Zaatar W Zeit’s Act of Kindness

I was walking around Beirut the other day, in neighborhoods I hadn’t been to in a long time, only to find streets that have drastically changed. The most poignant moment of my walk was when I saw an old woman, sitting by the corner of the road crying. She had her mattress next to her. She had nowhere to go. The walk up to that woman was full of people like her. Things are getting tougher and there’s nothing to make them easier.

As a rule of thumb, it can be said that Lebanese restaurants are very disassociated with the general security of the country. As things get tougher, their prices get higher. I’ve rarely, if ever, heard of stories like the one below. But it is one of those rare instances that take you a few minutes to believe. 

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Of course, Zaatar w Zeit didn’t advertise this. It was simply an act of kindness on behalf of their branch in question. We all barraged Zaatar w Zeit for not serving alcohol at one of their branches this past year. It only felt fitting to highlight an act of kindness on their behalf towards those who are less fortunate in the midst of this non-festive holiday season.

Great job Zaatar w Zeit. Hopefully other restaurants follow suit in trying to make things easier for those who are overwhelmed by the harsh conditions of life in Lebanon.


When AUB Students Mourn Their Homeless Ali Abdallah

Ali - AUB

R.I.P. Ali, 7aram Ali, di3anak ya Ali, I gave him a banana once – these are all things that I saw AUB students say now that their seemingly favorite homeless person passed away.

Ali Abdallah was supposedly an AUB Math professor. He’s also a diagnosed schizophrenic. All of the notions about Ali Abdallah’s life are irrelevant right now. What is sure, however, is that most AUB students mourning right now not only ignored Ali when they passed by him on Bliss Street, they were also disgusted by the fact that he was there: a mad man, always unshaven, always unclean, always there.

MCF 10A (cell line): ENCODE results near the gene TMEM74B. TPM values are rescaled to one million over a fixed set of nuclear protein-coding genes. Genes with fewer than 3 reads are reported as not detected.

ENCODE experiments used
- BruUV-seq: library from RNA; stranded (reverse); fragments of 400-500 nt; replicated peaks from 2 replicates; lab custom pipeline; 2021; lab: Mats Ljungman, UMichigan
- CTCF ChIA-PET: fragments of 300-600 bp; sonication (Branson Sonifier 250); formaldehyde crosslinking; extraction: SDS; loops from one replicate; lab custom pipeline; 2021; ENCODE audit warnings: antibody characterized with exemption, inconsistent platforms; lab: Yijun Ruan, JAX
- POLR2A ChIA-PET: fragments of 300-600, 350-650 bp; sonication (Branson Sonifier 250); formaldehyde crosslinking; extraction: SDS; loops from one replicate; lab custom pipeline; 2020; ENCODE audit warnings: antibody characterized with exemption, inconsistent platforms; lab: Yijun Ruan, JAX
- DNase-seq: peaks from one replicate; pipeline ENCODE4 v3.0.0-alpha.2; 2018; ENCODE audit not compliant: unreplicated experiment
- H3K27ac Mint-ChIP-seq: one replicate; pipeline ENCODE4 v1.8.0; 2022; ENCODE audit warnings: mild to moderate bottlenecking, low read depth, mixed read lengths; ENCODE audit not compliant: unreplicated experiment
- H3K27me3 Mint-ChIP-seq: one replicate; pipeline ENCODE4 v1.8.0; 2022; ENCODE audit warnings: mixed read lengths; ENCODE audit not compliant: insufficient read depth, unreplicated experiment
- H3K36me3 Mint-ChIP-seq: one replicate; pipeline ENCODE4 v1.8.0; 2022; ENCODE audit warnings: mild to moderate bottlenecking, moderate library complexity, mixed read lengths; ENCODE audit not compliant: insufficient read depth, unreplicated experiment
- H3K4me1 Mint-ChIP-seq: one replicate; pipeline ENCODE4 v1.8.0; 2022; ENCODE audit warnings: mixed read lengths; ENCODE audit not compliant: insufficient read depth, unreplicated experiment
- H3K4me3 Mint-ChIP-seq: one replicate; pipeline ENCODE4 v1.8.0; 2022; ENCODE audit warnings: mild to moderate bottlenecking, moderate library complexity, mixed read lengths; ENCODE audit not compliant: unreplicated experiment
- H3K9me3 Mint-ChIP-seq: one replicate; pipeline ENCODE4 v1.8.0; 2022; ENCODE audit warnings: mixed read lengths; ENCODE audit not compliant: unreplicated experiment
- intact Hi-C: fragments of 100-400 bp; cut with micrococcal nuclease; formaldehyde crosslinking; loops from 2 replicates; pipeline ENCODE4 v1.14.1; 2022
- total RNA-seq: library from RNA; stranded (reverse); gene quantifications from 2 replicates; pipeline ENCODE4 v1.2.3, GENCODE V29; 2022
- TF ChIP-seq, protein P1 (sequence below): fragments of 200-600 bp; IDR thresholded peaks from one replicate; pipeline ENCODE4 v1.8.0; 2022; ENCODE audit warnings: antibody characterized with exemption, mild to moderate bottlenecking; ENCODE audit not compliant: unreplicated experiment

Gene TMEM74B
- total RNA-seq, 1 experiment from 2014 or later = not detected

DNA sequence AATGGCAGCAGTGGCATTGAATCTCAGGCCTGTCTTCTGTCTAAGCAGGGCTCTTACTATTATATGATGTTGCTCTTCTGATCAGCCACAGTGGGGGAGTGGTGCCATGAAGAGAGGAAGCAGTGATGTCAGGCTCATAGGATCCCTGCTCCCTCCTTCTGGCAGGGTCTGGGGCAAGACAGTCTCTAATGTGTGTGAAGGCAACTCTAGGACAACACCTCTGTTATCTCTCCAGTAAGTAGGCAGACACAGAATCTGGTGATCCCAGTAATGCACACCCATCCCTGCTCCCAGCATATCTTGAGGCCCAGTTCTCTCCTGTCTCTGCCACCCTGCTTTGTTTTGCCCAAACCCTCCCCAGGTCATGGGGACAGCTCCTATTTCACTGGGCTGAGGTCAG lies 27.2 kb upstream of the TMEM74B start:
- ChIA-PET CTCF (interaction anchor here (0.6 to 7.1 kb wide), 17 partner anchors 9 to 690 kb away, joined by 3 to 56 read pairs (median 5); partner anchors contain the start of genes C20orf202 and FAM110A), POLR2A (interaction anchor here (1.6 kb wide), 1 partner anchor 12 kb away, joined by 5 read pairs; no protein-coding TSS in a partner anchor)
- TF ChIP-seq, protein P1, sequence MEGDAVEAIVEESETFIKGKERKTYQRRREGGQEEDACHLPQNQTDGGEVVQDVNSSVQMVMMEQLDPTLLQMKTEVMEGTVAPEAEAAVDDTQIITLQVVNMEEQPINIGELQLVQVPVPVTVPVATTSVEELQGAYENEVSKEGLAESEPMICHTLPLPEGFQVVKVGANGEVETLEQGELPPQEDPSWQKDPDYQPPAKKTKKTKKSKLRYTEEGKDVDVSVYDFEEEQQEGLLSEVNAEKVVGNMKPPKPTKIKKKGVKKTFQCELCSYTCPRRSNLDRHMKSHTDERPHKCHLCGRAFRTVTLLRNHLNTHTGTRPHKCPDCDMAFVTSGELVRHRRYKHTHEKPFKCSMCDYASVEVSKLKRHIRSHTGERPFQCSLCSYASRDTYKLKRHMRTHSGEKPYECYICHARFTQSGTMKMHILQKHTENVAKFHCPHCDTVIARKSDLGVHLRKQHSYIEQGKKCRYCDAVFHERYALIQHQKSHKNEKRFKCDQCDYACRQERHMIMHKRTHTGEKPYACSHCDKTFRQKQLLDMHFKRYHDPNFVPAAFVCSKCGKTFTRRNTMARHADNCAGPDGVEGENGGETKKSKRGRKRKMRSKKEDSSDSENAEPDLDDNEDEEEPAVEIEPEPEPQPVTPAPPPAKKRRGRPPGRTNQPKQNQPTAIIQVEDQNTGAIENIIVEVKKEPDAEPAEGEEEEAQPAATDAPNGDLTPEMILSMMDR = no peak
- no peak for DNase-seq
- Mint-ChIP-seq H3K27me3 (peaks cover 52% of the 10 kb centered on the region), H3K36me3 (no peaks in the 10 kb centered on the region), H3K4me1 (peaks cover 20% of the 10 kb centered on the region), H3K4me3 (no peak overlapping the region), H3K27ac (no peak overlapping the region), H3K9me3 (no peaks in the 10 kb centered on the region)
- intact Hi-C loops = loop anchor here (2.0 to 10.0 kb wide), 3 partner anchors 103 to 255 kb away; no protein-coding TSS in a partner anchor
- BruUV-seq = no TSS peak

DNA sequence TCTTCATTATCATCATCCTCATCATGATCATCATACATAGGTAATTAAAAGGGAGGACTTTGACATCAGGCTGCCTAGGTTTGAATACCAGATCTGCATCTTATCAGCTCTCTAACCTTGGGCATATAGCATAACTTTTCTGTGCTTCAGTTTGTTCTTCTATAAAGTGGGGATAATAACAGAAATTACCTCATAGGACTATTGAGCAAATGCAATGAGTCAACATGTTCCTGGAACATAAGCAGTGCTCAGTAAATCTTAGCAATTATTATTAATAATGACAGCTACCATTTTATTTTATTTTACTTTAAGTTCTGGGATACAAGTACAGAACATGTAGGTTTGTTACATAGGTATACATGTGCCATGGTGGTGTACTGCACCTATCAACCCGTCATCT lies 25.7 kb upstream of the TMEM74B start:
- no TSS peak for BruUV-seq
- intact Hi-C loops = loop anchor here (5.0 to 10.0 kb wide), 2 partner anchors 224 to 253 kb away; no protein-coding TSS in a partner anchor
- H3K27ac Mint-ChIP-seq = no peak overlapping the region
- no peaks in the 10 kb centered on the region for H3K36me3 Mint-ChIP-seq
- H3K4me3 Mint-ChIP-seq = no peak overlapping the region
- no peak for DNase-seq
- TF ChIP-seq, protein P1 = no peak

How death changes things, right? He’s no longer the figure they can’t wait to look down on as they pass Dunkin Donuts or Abu Naji. He’s “their Ali of Bliss Street” – their homeless mascot whose presence they had gotten accustomed to. Until their mascot was gone.

I will not mourn Ali Abdallah because I, like the absolute majority of AUB students in a state of depression now, never spoke to him, never bothered to know him and never considered him “our Ali of Bliss Street.” I feel sorry for the way he died – out there, alone in the cold, leaning against a cold Beiruti wall.

Some are citing natural causes for Ali’s death. Well, those natural causes are freezing to death in the midst of the worst storm of Lebanon’s recent history. How many of those mourning Ali ever thought about giving him a coat or money for a place to stay or ever tried to help him out? I highly doubt they are many.

For those of you who are touched by his death, there’s another homeless woman on Bliss Street that you’ve been ignoring for many years now. Perhaps it’s time to give her a second glance so you don’t feel sad when the homeless woman you ignored day in, day out ends up dead as well due to the freezing cold.

My thoughts go to all the people of my country who don’t have a roof over their heads in these though times, no one to care for them and no government to provide them with shelter.